“Enough is enough”: Willy Bach on the record of his successor

Exclusive: Labour peer Willy Bach, former Police and Crime Commissioner, examines the record of his successor ahead of the elections this Thursday, 2 May.

Photo of Willy Bach. Credit: Roger Harris
Labour peer Willy Bach, former Police and Crime Commissioner.

When I stood down as Police and Crime Commissioner (PCC) for Leicester, Leicestershire and Rutland (LLR) in May 2021, I resolved not to criticise my successor, whatever colour rosette they sported. Even in these divisive times, it’s not how I do politics. Call me old fashioned, but I have never seen the point in attacking someone simply because they belong to a different party. Ideas and values are more important to me than political labels. I’d much rather debate than denigrate. Nonetheless, my successor’s tenure at the Office of the Police and Crime Commissioner (OPCC) tested my resolve beyond breaking point.

Within days of his arrival, I heard reports of unreasonable behaviour in his dealings with staff, not just with the OPCC team, who were serving their community well, but also towards the Chief Constable and other senior police officers. Carping from the stands isn’t my style. Things can often be a little bumpy when there’s a leadership change. Teething troubles, perhaps? Give it time; things may work themselves out.

Damaging behaviour

Sadly, I was wrong. As the weeks turned to months, reports of conflict and relationship breakdown accelerated. A pattern of persistent and damaging behaviour emerged. The new Commissioner’s unusual style was harming our police force, which I admired, and the rich and diverse communities that call LLR ‘home’.

The OPCC’s experienced and well-regarded Chief Executive was forced to leave, along with the deputy, a fiercely independent individual with strong ties to the police family in the county. Other OPCC staff, including the Chief Finance Officer, quickly followed. The instability did not stop there. Although it may seem extraordinary, the new Commissioner changed his Chief Executive Officer eight times. Think about that for a moment – eight CEOs in three years. The Commissioner’s job is to provide effective scrutiny and good governance; this was close to chaos!

Taxpayers foot the bill

The cost to the taxpayer of this mismanagement has proved difficult to quantify. Questions submitted via Freedom of Information requests and during the regular meetings of the Leicestershire Police and Crime Panel were sidestepped or blocked. Nonetheless, examination of the OPCC accounts indicates that exceptional payments of between £300k and £430k were made to departing staff. Bizarrely, this includes compensation paid to independent members of the OPCC’s Ethics Committee, which the Commissioner had summarily disbanded.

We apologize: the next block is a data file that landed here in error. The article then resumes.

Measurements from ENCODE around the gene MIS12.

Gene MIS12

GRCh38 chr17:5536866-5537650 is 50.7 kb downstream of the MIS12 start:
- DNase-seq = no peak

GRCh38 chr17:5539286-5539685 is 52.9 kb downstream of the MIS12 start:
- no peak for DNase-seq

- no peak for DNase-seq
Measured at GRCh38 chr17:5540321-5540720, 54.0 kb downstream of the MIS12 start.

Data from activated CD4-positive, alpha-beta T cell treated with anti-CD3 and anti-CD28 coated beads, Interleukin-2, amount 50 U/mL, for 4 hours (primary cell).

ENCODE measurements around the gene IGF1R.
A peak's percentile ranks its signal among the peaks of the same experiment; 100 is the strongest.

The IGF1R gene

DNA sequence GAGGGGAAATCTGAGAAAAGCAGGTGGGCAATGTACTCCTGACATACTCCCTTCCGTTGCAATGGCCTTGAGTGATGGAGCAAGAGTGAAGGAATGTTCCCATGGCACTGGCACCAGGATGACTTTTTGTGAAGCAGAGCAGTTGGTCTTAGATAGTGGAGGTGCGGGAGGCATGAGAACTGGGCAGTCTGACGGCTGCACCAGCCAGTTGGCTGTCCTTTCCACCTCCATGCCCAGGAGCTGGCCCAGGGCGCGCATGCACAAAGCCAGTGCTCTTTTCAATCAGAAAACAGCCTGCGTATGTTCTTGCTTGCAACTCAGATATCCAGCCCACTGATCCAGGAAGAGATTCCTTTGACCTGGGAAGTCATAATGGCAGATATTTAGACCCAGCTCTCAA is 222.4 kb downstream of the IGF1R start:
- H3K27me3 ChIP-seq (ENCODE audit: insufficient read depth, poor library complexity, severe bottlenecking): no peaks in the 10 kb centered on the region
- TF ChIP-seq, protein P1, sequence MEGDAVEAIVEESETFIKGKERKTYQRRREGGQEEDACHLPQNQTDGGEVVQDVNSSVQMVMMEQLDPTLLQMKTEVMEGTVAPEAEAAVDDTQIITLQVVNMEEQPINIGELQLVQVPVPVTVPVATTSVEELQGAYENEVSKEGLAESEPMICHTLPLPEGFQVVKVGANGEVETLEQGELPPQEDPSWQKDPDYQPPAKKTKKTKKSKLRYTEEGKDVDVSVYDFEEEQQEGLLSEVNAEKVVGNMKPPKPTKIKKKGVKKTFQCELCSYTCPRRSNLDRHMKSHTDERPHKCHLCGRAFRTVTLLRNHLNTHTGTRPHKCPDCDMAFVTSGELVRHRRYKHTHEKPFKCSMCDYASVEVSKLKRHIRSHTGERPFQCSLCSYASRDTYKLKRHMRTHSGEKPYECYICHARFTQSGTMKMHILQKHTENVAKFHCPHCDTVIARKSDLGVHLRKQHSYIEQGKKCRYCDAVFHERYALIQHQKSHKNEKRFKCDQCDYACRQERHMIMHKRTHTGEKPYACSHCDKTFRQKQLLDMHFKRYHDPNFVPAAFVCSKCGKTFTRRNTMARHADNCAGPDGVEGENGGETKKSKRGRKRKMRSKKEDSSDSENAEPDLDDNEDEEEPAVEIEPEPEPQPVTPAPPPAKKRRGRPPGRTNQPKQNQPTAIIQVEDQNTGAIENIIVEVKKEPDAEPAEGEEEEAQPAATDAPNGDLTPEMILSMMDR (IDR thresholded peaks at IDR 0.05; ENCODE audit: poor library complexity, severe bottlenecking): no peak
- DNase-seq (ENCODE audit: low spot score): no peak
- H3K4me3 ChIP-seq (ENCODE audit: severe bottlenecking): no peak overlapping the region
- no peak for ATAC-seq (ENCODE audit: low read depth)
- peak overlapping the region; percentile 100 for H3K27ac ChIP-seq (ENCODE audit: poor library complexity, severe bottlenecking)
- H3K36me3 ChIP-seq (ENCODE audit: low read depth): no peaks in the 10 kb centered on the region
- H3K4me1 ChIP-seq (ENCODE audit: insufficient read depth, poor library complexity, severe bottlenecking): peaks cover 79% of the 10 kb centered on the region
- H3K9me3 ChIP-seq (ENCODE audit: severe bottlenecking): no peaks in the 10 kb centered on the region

Perhaps most concerning has been the involvement of a disgraced former Chief Constable. Widely seen as the Commissioner’s right-hand man, this individual appeared unannounced and unvetted in the OPCC on day one. Astonishingly, he was under investigation for gross misconduct following allegations of serious misdemeanours during a short-lived spell in the top job at Cleveland Police. He was, in due course, found guilty by a Police Tribunal.

Another one bites the dust

One can only imagine what the Leicestershire Police felt about being held accountable by an individual facing such serious charges. In a bizarre twist, despite repeated calls to dispense with his services, The Commissioner appointed the ex-Chief Constable as his CEO in December 2022. Now, the law states that senior staff appointments must be the subject of a confirmation hearing by the Panel, thereby ensuring openness and transparency. Incredibly, the Commissioner refused to follow this requirement. In February 2023, an embarrassed Conservative Chair of the Panel announced that the latest CEO had departed – she refused to take any questions on the matter. The Commissioner’s seventh CEO had lasted just 47 days.

The duties and responsibilities of an elected PCC are set out in the Police Reform and Social Responsibility Act 2011. The role of the PCC is to be the voice of the people and hold the police to account. They are responsible for the totality of policing. Against this backdrop of constant chaotic change, it’s hard to see exactly how he found the time to fulfil his public duty.

Controversy continues

Alas, a glance at press reports reveals that my successor still found the time to court controversy and provoke anger in LLR, most notably in the summer of 2022 when he intervened in the US abortion debate, describing the decision to overturn the landmark Roe v Wade ruling that guaranteed access to abortion as a ‘triumph for democracy’.

Police numbers down

In the final analysis, we should look back to his first budget in 2022 for a truly objective judgement of my successor’s performance. Despite public calls for more police on the streets of Leicestershire, he opted instead to cancel fully costed plans to recruit 100 new officers. Unsurprisingly, when his term ended, there were fewer police than in 2010.

In conclusion, it is for these reasons that, in my view, all reasonable people of all political persuasions should say, “Enough is enough”, and on Thursday, 2 May, they should vote for Rory Palmer, who offers experience, common sense and dare I say a good deal more rationality when it comes to managing the complex challenges of 21st Century policing.

From my private conversations, I am convinced that many influential Conservatives in Leicestershire are thinking this way already.

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